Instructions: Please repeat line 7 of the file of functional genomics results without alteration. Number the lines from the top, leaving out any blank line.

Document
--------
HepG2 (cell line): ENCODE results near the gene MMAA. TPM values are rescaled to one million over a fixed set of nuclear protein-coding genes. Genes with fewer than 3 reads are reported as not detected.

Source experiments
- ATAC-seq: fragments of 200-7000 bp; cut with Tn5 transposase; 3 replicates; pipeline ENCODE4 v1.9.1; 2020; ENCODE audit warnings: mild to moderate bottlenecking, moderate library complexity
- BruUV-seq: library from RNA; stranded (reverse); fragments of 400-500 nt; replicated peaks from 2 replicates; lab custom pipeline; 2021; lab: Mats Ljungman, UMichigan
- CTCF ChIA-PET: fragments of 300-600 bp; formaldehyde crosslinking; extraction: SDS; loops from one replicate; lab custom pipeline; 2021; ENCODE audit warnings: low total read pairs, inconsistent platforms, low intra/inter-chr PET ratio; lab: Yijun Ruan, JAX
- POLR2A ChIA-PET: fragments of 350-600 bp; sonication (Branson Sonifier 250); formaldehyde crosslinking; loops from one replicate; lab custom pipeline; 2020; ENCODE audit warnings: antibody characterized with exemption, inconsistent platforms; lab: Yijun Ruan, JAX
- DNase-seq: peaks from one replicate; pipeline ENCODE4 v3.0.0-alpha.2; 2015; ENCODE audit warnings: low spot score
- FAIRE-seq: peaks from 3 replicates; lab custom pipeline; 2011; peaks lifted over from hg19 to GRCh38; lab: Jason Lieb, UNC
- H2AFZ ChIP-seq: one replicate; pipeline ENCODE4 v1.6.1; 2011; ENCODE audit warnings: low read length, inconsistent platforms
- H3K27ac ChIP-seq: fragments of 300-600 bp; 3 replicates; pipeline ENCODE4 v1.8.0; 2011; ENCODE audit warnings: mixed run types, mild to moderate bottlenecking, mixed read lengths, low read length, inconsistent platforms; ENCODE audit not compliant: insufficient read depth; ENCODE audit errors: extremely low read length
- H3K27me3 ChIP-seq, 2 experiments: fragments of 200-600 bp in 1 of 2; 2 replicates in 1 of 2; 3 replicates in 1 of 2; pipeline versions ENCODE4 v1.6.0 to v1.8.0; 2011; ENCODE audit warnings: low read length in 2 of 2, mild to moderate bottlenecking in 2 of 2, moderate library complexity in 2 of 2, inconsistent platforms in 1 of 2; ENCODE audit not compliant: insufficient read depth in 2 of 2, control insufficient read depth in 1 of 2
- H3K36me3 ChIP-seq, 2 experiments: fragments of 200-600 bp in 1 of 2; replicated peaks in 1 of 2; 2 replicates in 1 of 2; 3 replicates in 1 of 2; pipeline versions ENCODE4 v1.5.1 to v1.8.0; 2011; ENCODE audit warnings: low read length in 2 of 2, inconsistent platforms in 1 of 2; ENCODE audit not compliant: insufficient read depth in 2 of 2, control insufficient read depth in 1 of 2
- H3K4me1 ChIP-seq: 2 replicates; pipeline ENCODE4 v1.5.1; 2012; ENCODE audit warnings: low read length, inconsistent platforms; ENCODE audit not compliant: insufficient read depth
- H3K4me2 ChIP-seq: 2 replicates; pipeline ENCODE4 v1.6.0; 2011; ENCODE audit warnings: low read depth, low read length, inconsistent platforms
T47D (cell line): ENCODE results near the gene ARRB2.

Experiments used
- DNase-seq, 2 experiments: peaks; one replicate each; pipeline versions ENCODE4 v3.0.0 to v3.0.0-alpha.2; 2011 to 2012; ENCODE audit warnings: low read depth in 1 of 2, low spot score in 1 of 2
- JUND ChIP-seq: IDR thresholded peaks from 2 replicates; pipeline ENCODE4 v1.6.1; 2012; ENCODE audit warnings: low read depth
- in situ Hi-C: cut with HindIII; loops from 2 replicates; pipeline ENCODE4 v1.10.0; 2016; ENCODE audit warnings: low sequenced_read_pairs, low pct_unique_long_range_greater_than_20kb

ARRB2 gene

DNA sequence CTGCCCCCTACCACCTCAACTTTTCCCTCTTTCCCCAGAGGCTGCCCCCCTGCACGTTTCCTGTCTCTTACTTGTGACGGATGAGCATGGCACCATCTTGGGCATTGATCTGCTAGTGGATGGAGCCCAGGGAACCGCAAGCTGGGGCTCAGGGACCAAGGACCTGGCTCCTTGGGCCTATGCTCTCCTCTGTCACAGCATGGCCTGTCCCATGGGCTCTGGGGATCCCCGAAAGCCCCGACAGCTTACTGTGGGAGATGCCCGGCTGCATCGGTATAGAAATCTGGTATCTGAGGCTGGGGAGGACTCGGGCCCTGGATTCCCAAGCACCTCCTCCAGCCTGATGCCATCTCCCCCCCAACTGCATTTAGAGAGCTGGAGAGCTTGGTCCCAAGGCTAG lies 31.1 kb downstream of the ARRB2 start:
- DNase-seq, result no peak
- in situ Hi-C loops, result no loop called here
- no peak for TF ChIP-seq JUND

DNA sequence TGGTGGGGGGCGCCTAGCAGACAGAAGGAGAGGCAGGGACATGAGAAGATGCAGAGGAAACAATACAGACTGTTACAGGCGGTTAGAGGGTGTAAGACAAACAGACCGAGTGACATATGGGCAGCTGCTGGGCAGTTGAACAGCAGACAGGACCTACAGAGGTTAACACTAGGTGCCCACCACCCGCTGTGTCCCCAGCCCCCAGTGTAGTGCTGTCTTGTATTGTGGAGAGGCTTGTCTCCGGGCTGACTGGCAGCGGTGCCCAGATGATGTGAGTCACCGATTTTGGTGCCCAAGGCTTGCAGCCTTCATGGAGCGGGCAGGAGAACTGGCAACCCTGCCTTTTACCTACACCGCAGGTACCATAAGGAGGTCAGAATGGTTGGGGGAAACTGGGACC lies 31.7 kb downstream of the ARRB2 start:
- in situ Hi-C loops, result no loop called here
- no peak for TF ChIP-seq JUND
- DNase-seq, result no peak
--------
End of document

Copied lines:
- DNase-seq: peaks from one replicate; pipeline ENCODE4 v3.0.0-alpha.2; 2015; ENCODE audit warnings: low spot score